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I have a small problem in Scala with a typing matter. In Haskell, I can do this:

add :: (Num a) => (a,a) -> (a,a) -> (a,a)

That way, I can throw into add any type that is a numeric and supports + etc. I want the same for a Scala class, like so:

case class NumPair[A <: Numeric](x: A, y: A)

But that does not seem to work. But due to the Scala Docs, Numeric[T] is the only trait that allows for these operations, and seems to be extended by Int, Float etc.

Any tips?

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up vote 10 down vote accepted
case class NumPair[A](x:A, y:A)(implicit num:Numeric[A])

The Numeric instance itself is not extended by Int, Float, etc., but it is provided as an implicit object. For a longer explanation, see here.

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I am not sure if I should like implicits - they're quite nice if you want to save work, but often they destroy the typing system by obscuring the type inference. – Lambda Dusk Mar 16 '11 at 18:13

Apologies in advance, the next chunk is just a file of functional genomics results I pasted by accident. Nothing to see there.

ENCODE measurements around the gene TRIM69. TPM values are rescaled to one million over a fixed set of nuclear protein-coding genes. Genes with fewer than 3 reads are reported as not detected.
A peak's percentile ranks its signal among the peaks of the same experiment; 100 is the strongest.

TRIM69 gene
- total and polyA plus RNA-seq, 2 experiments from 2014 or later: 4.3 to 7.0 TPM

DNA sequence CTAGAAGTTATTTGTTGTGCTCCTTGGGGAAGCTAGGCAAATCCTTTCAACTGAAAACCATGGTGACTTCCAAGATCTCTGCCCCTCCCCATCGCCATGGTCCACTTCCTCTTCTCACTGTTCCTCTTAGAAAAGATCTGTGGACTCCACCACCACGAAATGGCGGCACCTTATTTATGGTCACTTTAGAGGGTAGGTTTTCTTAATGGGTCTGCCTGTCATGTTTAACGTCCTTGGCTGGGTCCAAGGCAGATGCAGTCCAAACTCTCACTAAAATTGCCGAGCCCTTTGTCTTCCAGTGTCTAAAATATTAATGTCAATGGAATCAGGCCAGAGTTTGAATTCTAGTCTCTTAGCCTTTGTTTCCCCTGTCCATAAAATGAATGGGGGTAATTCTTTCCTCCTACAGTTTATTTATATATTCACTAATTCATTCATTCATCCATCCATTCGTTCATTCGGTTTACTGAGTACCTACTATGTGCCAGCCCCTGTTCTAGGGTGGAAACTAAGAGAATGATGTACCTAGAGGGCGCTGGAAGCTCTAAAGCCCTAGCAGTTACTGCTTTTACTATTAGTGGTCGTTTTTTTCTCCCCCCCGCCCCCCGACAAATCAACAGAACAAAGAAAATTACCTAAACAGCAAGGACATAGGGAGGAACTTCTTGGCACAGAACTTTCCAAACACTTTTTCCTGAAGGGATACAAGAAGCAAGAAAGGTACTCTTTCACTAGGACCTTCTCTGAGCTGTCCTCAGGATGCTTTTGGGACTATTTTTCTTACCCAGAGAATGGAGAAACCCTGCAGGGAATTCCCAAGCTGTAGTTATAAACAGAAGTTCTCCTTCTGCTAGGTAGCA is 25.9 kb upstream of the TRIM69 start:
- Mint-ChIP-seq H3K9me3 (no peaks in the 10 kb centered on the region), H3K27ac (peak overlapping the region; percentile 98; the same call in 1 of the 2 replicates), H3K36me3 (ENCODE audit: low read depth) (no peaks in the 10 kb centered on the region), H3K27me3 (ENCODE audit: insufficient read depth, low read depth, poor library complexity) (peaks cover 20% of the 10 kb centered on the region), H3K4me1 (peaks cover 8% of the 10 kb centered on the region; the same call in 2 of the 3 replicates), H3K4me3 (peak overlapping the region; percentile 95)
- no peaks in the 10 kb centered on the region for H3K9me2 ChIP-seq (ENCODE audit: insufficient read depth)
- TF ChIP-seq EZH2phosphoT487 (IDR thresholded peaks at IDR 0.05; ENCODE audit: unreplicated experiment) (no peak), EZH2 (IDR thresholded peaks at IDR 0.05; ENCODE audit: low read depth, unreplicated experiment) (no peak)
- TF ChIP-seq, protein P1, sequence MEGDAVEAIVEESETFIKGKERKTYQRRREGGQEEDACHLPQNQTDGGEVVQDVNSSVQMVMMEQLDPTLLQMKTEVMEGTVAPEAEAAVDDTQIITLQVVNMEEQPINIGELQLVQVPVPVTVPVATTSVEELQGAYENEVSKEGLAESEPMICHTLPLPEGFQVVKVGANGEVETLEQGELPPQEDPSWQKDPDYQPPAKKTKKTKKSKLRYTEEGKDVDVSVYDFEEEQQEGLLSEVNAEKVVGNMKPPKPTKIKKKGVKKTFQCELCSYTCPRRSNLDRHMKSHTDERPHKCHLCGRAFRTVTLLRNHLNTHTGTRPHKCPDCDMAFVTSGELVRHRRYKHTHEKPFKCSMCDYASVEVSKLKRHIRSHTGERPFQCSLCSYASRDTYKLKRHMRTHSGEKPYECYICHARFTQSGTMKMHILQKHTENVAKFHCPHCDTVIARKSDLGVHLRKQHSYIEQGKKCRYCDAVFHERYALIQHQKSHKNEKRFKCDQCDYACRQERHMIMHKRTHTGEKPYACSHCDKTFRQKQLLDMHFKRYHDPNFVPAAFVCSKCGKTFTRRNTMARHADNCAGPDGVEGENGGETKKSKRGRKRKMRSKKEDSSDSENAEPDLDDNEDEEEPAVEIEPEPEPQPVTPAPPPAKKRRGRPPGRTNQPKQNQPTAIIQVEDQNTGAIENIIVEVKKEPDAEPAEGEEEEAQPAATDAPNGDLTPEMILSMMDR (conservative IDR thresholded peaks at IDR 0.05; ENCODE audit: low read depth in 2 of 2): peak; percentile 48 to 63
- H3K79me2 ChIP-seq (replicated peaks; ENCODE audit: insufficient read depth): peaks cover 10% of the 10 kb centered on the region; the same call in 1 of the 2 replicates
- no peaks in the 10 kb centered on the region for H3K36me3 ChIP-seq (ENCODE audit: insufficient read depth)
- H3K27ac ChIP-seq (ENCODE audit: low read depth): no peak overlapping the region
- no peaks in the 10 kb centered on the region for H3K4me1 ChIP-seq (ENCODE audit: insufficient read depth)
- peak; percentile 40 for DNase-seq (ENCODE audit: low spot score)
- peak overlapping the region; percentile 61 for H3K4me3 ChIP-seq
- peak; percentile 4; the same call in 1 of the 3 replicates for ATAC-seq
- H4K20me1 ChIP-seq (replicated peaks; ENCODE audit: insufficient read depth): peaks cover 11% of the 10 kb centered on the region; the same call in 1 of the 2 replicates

In which way would implicits obscure type inference? - If you wish, you can make the Numeric instance an explicit parameter, but then you would always have to pass it in explicitly, which is really redundant for types like Int, Float, etc. With implicits, you have the choice of whether or not you'd like to pass it explicitly. – Madoc Mar 16 '11 at 21:19

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